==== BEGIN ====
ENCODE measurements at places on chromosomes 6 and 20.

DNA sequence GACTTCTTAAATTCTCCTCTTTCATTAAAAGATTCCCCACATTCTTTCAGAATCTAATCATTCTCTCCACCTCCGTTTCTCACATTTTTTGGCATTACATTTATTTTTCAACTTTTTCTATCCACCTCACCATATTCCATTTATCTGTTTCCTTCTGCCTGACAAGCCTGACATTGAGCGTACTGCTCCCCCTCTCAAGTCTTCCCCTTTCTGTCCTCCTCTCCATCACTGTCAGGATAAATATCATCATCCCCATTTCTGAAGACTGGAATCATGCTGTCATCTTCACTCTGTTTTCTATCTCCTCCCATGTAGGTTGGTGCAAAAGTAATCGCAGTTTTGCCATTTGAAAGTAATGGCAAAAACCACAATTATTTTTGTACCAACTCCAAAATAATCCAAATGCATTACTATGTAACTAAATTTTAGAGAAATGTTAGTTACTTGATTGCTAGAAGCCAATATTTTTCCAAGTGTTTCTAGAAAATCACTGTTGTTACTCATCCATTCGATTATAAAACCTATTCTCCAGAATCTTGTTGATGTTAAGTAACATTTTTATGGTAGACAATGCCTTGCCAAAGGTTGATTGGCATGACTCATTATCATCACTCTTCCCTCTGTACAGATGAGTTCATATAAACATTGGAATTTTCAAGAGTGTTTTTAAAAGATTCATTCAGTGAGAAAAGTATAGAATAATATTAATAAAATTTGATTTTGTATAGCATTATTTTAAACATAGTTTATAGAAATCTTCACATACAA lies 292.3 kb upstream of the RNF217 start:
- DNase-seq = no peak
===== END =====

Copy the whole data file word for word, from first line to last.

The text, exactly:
ENCODE measurements at places on chromosomes 6 and 20.

DNA sequence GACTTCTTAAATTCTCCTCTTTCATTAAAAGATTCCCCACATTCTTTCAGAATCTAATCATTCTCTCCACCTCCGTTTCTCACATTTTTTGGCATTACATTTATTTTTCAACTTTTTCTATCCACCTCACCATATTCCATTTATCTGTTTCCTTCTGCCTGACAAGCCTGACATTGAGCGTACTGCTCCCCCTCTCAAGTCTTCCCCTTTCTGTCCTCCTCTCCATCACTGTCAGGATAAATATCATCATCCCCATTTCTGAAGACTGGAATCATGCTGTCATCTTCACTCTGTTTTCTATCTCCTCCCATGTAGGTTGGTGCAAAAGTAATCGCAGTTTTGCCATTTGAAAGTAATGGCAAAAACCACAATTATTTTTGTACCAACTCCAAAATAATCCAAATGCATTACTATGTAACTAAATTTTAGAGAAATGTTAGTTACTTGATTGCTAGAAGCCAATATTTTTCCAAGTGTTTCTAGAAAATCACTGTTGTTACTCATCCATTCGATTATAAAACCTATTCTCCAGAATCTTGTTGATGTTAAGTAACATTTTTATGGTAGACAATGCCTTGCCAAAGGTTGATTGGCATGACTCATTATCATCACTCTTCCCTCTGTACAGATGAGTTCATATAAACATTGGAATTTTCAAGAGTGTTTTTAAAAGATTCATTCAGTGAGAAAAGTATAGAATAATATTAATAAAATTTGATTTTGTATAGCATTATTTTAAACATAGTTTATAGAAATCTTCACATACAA lies 292.3 kb upstream of the RNF217 start:
- DNase-seq = no peak